Natural language processing for unmanned aerial vehicle guidance interfaces
Author(s)Craparo, Emily M. (Emily Marie), 1980-
Natural language processing for UAV guidance interfaces
Massachusetts Institute of Technology. Dept. of Aeronautics and Astronautics.
Eric Feron and Robert C. Berwick.
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In this thesis, the opportunities and challenges involved in applying natural language processing techniques to the control of unmanned aerial vehicles (UAVs) are addressed. The problem of controlling an unmanned aircraft via natural language inputs is formulated as a feedback control problem, and notions of state, controllability, and observability are defined under this model. An implementation of such a system is also described. The phraseology of the existing air traffic control language is used as a base command set; to form this command set, a corpus of air traffic control commands was gathered from recorded exchanges between pilots and controllers at Boston's Logan Airport, as well as Laurence G. Hanscom Field in Bedford, MA, and these were used as the "target language" for this implementation. Knowledge of air traffic control and airport operations, combined with existing natural language processing techniques, is used to achieve a higher recognition success rate than a traditional natural language processor designed for a more general domain of discourse would. This :is the first known attempt at formalizing air traffic control phraseology for use in an unmanned system.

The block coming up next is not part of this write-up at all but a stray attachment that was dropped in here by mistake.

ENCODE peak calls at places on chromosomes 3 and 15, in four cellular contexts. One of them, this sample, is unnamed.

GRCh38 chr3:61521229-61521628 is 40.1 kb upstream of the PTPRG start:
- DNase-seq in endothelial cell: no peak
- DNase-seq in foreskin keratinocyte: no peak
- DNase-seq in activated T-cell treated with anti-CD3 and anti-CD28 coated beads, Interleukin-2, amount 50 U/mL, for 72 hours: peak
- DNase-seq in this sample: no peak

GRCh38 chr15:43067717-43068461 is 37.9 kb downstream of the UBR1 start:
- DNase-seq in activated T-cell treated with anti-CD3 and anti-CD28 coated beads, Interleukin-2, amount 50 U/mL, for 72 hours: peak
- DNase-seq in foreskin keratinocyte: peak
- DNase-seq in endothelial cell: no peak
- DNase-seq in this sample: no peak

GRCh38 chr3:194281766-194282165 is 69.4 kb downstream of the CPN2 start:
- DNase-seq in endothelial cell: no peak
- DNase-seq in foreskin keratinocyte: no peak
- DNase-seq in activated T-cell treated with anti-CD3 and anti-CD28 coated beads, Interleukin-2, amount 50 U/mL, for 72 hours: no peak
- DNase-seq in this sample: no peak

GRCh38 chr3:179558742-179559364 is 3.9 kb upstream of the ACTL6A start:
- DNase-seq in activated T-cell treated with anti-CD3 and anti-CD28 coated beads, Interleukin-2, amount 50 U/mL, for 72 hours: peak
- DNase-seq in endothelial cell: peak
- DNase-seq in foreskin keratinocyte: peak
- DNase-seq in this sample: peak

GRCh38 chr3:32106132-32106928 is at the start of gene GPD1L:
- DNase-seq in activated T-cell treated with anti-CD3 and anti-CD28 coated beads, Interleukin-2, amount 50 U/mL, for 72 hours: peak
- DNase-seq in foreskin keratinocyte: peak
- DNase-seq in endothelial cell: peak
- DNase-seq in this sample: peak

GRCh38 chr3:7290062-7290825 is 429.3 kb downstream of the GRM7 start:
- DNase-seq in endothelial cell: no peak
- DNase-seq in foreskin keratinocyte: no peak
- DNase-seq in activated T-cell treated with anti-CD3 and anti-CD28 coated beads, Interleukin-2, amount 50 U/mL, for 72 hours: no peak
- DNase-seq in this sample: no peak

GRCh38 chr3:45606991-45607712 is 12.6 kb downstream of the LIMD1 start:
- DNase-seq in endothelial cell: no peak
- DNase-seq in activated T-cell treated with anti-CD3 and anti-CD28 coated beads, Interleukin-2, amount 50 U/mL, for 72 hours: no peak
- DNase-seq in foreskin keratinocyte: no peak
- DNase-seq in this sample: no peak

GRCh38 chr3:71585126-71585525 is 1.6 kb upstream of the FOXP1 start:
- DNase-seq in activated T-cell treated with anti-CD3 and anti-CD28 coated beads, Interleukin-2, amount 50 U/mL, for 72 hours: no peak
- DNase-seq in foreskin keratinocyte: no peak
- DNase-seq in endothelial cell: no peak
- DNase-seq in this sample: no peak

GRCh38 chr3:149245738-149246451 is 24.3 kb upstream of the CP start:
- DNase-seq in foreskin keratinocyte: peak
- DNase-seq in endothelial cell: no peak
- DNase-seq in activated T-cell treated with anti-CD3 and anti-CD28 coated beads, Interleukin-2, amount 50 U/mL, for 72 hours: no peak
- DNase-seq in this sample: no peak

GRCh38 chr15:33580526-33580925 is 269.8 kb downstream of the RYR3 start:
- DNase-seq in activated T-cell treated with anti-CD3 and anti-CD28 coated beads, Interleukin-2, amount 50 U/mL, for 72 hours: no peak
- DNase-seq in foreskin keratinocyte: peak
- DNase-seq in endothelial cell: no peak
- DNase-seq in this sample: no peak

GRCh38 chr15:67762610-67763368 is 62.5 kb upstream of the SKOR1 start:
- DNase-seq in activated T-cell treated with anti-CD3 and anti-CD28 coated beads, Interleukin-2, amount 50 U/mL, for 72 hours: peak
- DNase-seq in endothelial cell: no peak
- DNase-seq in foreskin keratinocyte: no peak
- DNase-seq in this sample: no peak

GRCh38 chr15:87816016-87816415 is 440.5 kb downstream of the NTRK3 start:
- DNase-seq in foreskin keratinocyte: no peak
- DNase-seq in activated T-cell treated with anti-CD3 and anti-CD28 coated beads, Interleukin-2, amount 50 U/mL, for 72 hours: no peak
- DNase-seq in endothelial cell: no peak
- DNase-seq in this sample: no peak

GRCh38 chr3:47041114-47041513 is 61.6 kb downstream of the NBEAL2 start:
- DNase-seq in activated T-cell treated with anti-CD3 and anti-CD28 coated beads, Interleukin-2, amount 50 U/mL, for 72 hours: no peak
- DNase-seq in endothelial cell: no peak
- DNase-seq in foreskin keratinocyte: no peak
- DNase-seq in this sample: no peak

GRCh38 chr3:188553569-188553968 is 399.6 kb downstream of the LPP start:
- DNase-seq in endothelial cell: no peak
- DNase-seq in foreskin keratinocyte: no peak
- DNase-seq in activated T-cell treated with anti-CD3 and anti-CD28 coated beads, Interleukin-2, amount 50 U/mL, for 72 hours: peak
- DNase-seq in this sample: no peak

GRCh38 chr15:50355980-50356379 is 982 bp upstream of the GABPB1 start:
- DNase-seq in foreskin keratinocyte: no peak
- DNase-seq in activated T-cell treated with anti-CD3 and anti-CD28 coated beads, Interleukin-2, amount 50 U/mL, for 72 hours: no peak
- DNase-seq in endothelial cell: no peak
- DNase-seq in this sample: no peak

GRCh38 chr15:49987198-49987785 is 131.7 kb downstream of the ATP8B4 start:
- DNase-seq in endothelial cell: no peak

Thesis (S.M.)--Massachusetts Institute of Technology, Dept. of Aeronautics and Astronautics, 2004.Includes bibliographical references (p. 73-78).This electronic version was submitted by the student author. The certified thesis is available in the Institute Archives and Special Collections.
DepartmentMassachusetts Institute of Technology. Dept. of Aeronautics and Astronautics.
Massachusetts Institute of Technology
Aeronautics and Astronautics.